Australian winemaker and consultant Brian Croser has spoken out in praise of Chilean Cabernet Sauvignon, calling it “a cornerstone for the future of Chilean wine.”
Speaking at the inaugural South American Wine Workshop in London, organised by Santa Rita Estates, Croser said Chilean Cabernet was even more distinctive than Napa Cabernet.
“Chilean Cabernet Sauvignon is completely unique and can’t be replicated. Its unmistakable Cabernet nature is a real advantage for Chile, and a strength to build upon,” Croser said.
“The best examples are subliminal, with grainy tannins that impart a savoury note on the finish,” he added, warning that the big challenge for Chilean vintners is to learn how to tame their tannins. “They’re a long way off at the moment,” he admitted.
Croser believes the uniqueness of Chilean Cabernet comes from the extreme differences between day and night temperatures, which gives the grapes longer to build up pyroxene and phenols, allowing for the steady build up of tannin.
“Chile has recognised the challenge of the Cabernet varieties and the unusually high diurnal range of the terroirs and continues to refine the vineyard management with preveraison leaf stripping and other treatments, creating some of the world’s most unique and distinctive Cabernets with subliminal briarines and evolved savoury tannins,” he said.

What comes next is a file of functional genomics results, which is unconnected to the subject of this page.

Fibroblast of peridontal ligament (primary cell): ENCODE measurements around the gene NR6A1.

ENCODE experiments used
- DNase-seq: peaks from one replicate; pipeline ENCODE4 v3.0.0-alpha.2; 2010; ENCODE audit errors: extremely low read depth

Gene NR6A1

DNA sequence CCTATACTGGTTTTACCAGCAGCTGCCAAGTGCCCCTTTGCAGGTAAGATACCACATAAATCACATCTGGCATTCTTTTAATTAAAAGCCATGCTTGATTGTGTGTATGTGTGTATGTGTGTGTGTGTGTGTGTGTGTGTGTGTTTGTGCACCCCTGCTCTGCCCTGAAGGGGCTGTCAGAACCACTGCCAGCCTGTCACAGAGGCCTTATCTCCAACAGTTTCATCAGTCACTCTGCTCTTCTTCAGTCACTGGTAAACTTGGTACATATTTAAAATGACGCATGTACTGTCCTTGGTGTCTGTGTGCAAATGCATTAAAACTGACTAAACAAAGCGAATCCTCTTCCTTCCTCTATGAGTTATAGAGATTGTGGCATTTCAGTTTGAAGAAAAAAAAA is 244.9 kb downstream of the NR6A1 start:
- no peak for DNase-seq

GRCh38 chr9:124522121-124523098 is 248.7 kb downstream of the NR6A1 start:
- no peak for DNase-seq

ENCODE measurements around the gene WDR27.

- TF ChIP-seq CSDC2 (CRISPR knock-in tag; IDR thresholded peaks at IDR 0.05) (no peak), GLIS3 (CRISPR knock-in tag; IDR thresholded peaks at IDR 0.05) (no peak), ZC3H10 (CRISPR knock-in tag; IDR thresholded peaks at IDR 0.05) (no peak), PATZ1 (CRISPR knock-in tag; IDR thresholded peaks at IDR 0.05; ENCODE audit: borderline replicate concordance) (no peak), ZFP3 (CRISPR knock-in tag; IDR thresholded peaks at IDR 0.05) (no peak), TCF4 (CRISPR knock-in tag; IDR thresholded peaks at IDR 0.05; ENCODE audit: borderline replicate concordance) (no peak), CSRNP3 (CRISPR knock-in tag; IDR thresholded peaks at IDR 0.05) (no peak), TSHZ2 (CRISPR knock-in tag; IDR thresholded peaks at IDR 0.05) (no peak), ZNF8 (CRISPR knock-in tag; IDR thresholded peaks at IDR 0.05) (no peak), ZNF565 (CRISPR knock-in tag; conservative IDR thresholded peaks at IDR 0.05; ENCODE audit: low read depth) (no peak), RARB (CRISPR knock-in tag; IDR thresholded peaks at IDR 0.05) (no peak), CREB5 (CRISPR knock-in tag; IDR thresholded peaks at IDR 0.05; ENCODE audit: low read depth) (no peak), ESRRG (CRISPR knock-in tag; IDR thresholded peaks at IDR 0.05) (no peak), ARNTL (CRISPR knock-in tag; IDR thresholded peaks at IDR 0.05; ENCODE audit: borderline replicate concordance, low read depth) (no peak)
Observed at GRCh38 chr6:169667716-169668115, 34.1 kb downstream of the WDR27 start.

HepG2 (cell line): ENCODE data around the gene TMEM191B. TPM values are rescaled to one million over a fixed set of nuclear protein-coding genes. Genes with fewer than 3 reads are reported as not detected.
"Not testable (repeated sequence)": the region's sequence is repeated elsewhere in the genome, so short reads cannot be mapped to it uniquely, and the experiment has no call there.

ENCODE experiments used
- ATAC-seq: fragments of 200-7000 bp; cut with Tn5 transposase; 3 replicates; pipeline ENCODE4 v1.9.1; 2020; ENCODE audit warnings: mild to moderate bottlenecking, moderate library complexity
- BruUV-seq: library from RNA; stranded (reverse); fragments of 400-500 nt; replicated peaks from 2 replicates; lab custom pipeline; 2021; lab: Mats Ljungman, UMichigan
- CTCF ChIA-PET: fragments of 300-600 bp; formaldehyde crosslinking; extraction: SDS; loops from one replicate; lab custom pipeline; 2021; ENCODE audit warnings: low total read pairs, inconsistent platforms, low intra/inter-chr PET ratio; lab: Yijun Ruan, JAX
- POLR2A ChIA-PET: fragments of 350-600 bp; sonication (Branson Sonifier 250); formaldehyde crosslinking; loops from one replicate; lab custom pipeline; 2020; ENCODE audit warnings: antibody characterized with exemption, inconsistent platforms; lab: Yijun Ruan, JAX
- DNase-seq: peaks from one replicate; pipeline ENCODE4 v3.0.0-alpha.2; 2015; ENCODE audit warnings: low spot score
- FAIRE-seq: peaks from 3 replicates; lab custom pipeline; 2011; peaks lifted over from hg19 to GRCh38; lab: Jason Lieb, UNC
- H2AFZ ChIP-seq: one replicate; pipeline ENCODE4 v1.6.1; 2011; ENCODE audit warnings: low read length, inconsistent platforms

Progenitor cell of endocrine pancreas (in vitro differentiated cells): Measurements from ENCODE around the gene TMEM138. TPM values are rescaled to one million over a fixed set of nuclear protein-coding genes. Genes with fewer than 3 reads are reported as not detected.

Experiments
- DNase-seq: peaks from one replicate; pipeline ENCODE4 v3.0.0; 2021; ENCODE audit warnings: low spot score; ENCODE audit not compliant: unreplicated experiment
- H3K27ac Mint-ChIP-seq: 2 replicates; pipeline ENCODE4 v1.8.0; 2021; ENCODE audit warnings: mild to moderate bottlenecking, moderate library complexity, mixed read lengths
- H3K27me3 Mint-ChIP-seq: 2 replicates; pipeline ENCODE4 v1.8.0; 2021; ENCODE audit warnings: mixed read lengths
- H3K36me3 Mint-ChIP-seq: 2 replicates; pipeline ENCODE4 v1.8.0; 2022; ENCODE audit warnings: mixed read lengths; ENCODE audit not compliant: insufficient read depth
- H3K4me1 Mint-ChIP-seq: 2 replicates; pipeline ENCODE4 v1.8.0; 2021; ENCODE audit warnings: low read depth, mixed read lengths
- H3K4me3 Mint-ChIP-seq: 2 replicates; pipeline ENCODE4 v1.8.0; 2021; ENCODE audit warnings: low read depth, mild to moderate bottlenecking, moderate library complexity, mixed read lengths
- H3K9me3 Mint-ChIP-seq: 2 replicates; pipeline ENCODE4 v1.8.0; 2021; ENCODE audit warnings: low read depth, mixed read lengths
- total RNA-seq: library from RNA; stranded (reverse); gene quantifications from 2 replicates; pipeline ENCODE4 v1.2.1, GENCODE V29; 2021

He referred to the Cabernet family of grapes, including Cabernet Sauvignon, Cabernet Franc, Merlot and Carmenere as “Chile’s backbone”, calling Cabernet Franc the “mother grape” and imparter of “the green gene.”
“Chile’s fine wine future lies in refining its traditional Cabernet offering from the Central Valley and at the same time exploring what the county’s other terroirs have to offer,” he said, citing Chile’s “matrix of terroir” as having great potential for other noble grape varieties, including Riesling, Syrah, Chardonnay and Sauvignon Blanc.
He also name-checked Temuco as a region to watch, predicting it will become an important place for sparkling wine production.
“The future of Chilean sparkling wine lies in the south, towards the mountains, in drier areas like Temuco. I’m certain there’s a future for Chilean sparkling wine down there, all we need is a producer brave enough to start planting,” he said.
Meanwhile, Chilean wine expert Peter Richards MW spoke out in defence of Carmenere, calling it “a first division grape that speaks of its origins.”
“We have to remember how new it is – I’ve no doubt that quality will increase in time. Lots of different kinds of Carmenere will emerge, as it’s a naturally varied variety,” Richards added.
Tim Atkin MW also defended the grape: “I’m coming round to it, especially in blends. The problem with Carmenere is its green character, which needs to be addressed. The trick is being able to manage the tannin,” he said.